Cognitive and the Internet of Things. For IBM they are inseparable – and artificial intelligence indeed is key in a lof of advanced IoT projects. It also seems so for BMW Group. IBM’s global HQ for Watson IoT in Munich (Germany) will soon house a team of BMW Group researchers.
54% of consumers want cars to learn about them in order to automate and personalize their driving experience (IBM)
The German car maker has announced a collaboration with IBM to see how Watson could improve the personalization of the driver experience and explore the possibilities to create more intuitive driver support systems and intelligent assistant functions for the drivers of its future cars, leveraging the Internet of Things.
Earlier in 2016, IBM had announced that it would invest $200 million in its Watson Internet of Things center in the Bavarian capital where BMW is also headquartered.
Building prototype solutions in Bavaria as part of IBM’s serious IoT ambitions
The collaboration between both companies is one the first whereby a team is collocated inside IBM’s Munich ‘collaborative innovation laboratories’ building whereby such collaborative laboratories got a new name. You guessed it: collaboratories.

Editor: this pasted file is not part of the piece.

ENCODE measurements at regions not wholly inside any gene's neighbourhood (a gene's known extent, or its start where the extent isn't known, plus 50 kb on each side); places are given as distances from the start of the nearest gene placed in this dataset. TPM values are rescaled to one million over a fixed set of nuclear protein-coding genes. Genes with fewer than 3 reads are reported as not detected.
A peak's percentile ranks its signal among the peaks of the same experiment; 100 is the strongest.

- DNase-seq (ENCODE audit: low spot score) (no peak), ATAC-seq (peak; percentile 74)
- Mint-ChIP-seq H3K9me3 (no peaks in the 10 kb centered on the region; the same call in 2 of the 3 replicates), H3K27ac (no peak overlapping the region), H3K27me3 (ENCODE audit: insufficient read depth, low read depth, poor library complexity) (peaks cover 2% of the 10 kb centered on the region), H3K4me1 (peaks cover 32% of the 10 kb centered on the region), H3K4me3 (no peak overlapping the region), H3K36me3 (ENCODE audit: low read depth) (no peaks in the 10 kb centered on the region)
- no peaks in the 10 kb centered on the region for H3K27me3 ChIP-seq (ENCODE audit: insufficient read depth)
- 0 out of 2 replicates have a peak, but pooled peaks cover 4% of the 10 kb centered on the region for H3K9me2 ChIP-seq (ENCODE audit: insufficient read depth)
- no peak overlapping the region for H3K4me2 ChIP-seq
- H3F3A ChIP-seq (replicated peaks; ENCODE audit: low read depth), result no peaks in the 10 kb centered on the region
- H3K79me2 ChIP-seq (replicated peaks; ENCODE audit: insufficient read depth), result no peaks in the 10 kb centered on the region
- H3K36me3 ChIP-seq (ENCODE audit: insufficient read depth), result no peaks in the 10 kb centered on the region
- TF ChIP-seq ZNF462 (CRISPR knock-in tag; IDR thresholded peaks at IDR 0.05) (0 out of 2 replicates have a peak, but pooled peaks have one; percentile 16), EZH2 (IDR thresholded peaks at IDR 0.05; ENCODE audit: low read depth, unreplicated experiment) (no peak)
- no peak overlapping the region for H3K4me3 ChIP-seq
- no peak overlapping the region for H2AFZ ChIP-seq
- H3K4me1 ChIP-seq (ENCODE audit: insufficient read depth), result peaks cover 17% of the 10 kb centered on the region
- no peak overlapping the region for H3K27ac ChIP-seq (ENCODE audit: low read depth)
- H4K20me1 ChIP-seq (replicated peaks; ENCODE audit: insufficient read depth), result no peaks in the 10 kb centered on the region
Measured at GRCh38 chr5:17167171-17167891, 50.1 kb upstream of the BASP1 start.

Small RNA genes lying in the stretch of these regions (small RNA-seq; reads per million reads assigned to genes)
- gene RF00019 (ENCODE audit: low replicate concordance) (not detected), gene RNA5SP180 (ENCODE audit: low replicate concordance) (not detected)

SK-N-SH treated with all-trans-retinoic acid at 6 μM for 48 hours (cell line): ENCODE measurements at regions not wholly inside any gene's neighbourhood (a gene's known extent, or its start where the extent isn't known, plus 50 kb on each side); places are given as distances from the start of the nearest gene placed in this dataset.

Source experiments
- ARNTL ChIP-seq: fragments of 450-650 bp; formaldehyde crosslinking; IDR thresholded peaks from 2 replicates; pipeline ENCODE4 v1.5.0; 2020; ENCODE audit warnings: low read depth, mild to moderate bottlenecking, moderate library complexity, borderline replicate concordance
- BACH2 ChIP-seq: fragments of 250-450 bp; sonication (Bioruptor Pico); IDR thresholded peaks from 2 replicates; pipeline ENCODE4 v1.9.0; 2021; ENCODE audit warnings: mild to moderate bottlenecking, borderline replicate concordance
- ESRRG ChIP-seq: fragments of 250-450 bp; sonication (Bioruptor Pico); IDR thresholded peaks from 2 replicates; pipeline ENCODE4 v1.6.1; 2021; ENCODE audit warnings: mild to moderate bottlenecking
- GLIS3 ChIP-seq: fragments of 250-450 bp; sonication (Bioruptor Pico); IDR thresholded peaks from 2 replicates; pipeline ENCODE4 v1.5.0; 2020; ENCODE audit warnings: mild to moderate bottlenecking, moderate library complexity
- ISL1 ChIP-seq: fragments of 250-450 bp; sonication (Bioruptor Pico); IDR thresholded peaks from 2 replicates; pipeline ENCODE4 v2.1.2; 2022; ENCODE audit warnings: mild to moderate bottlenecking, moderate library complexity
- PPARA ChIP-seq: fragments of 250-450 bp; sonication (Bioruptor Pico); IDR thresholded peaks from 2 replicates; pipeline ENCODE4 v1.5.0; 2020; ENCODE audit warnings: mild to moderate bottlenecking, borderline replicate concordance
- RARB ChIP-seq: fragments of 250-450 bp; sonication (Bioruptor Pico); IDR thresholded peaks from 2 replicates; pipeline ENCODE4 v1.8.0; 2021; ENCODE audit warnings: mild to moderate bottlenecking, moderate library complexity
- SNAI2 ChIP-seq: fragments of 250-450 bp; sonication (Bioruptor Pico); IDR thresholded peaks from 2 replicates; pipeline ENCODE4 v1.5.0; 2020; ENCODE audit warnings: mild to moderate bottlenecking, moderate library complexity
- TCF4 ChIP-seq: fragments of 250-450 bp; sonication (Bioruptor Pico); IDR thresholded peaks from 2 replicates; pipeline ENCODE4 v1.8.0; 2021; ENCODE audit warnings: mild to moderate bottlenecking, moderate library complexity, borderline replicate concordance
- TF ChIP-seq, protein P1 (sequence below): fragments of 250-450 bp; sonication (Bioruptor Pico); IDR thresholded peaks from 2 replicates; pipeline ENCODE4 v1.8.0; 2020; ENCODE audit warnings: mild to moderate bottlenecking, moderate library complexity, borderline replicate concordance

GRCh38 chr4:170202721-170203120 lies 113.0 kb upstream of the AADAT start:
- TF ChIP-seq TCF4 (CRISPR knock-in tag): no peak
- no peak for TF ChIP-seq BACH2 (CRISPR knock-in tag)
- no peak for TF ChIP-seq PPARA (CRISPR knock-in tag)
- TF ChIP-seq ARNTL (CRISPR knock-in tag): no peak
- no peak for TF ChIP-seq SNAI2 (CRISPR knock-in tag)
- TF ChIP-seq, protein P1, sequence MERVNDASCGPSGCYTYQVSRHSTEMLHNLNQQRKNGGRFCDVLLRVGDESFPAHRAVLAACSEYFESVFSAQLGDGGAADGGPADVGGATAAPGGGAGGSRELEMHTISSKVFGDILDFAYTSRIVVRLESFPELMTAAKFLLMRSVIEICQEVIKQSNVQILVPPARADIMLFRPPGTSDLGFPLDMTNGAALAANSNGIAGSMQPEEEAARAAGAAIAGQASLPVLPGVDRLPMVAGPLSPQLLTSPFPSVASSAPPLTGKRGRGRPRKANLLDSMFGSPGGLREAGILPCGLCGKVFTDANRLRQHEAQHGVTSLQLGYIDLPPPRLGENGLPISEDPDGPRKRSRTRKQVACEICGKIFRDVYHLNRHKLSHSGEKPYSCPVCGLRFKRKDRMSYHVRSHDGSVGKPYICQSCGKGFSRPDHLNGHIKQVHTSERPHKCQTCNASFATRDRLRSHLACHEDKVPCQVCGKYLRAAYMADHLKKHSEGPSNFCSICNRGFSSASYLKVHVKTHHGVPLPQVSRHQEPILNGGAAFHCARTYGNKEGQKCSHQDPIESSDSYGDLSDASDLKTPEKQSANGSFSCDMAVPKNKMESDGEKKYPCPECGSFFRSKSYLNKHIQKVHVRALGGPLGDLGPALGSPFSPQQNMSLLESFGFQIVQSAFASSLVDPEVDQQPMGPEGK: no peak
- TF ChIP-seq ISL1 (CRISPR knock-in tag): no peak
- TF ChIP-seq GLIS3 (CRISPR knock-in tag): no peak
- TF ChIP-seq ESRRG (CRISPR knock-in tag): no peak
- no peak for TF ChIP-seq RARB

IBM is serious – and has to be serious – about bringing its Watson to the Internet of Things. The previously mentioned $200 million investment is part of a global $3 billion investment to achieve just that. The combination of artificial intelligence and the Internet of Things is an obvious one as we essentially speak about data and analysis in a context of innovation.
On top of IBM emphasizing its Watson cognitive computing and machine learning capabilities, the BMW Group can showcase its BMW i8 hybrid sports cars. Four of them will be located in the IBM building.
Among the planned projects leveraging Watson IoT and BMW’s cars, are prototype solutions that aim to show the capabilities of Watson in creating conversational capabilities between cars and drivers.
In a report by the IBM Institute for Business Value, entitled ‘A new relationship – people and cars’, IBM states that 54 percent of consumers want cars to learn about them in order to automate and personalize their driving experience.